The problem, Emanuel and Eby said, is that stronger and more northward storms could be slamming into areas that haven’t yet established resiliency to hurricanes.
The increase in hurricane wind speeds for Florida “will be fairly mild compared to the increases in the mid-Atlantic states and New England,” Emanuel told CNN. “In Miami, 100 mph wind is serious but not devastating because they’re used to it.”
The problem with many hurricane models used by the government, insurance companies and banks to assess risk is that they’re out of date and lack sufficient historical data, according to Emanuel.
“The bottom line is the models that are being used by the existing [catastrophe] modeling industry are based strictly on historical statistics,” Emanuel told CNN. “The historical record isn’t very long, and it isn’t very good when you get back to before 1970.”
The other issue is that hurricane models aren’t good at taking climate change into account. Emanuel developed his own physics-based model of present and future hurricanes that has tracked recent major storms accurately and which First Street used to create its report.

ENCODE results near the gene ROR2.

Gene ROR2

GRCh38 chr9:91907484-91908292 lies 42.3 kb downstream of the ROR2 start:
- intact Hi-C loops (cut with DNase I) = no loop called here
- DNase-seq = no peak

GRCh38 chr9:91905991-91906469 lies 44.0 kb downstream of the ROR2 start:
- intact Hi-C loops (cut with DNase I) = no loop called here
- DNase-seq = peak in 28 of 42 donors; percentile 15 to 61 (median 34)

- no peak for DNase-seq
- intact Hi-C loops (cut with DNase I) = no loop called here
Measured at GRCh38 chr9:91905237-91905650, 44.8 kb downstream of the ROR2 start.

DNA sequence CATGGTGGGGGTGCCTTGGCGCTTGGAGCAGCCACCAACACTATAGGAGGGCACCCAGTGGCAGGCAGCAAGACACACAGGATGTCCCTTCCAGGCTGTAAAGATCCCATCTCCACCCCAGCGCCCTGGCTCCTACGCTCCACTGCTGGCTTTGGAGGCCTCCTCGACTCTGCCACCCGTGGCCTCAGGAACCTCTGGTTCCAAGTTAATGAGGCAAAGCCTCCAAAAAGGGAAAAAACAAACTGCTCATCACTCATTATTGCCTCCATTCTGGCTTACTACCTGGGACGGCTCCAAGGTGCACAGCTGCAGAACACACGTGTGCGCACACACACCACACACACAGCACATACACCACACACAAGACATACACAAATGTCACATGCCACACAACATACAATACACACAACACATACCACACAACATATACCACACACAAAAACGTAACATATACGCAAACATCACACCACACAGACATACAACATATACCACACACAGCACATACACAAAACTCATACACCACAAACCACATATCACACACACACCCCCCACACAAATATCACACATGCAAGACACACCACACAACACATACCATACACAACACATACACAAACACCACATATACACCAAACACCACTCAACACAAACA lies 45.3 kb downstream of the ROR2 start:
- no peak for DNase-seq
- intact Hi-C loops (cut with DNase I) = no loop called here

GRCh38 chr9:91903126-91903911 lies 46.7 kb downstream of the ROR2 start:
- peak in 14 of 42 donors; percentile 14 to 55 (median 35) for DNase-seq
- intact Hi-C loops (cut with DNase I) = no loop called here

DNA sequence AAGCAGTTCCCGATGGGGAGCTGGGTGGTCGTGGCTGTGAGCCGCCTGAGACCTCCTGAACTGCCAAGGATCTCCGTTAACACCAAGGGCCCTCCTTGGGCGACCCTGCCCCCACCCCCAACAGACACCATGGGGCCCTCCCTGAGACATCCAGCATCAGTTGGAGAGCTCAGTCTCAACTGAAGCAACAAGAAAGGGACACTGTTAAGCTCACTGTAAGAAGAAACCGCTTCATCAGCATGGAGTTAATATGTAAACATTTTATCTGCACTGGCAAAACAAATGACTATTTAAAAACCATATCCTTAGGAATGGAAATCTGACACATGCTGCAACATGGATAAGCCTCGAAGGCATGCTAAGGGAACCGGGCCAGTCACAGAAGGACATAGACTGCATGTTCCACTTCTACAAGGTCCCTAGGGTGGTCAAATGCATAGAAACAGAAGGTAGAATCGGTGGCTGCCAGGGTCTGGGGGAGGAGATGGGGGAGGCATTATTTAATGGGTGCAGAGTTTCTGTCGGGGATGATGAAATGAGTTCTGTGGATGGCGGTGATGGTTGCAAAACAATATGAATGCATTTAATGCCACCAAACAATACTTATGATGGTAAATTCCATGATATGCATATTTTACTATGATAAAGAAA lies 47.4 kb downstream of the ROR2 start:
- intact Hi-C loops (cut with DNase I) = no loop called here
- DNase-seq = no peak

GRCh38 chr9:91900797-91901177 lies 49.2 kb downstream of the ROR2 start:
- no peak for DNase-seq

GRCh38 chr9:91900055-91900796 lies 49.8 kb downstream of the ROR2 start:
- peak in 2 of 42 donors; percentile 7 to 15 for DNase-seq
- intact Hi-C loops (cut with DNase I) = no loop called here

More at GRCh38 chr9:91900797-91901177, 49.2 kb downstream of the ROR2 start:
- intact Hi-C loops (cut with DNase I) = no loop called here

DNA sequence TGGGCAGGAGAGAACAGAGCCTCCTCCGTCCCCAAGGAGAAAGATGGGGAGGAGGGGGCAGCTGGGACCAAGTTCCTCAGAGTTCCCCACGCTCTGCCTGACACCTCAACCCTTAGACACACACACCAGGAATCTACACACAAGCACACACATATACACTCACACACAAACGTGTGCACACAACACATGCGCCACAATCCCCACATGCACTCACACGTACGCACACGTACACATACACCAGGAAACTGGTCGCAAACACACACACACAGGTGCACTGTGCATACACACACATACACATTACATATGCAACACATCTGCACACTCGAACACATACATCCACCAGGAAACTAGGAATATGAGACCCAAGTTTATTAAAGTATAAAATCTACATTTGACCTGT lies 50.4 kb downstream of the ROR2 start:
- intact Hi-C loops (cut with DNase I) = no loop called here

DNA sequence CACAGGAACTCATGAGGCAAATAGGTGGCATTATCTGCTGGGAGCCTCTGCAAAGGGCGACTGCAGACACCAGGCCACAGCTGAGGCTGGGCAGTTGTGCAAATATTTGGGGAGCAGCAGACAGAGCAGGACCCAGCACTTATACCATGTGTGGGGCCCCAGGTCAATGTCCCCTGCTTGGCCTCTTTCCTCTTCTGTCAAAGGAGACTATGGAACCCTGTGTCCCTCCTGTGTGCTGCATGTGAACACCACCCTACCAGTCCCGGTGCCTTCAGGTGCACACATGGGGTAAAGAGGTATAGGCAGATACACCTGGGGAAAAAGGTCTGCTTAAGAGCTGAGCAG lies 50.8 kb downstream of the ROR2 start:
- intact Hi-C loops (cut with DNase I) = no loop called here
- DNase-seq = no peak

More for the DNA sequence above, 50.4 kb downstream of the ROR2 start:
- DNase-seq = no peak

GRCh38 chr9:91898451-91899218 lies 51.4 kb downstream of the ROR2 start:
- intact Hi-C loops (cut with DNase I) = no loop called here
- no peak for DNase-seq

“This is a big deal for the insurance companies, and they’ve woken up recently to this,” Emanuel said. “The estimates of risk they use to price properties and premiums are 50 years out of date, and the climate has changed enough to make their data useless.”
Part of First Street’s design is to provide this data for individual homeowners to help make their homes safer and more resilient to storms. But Eby and Emanuel said they hope it is also used by the government and financial and insurance companies to either make communities more resilient or move them to areas that are safer.
“We’re really hopeful that our data can do that, to have the risk illuminated for them to make the right decisions,” Eby said. “Now they’re armed with that data, they can make those smart decisions. That’s really the hope.”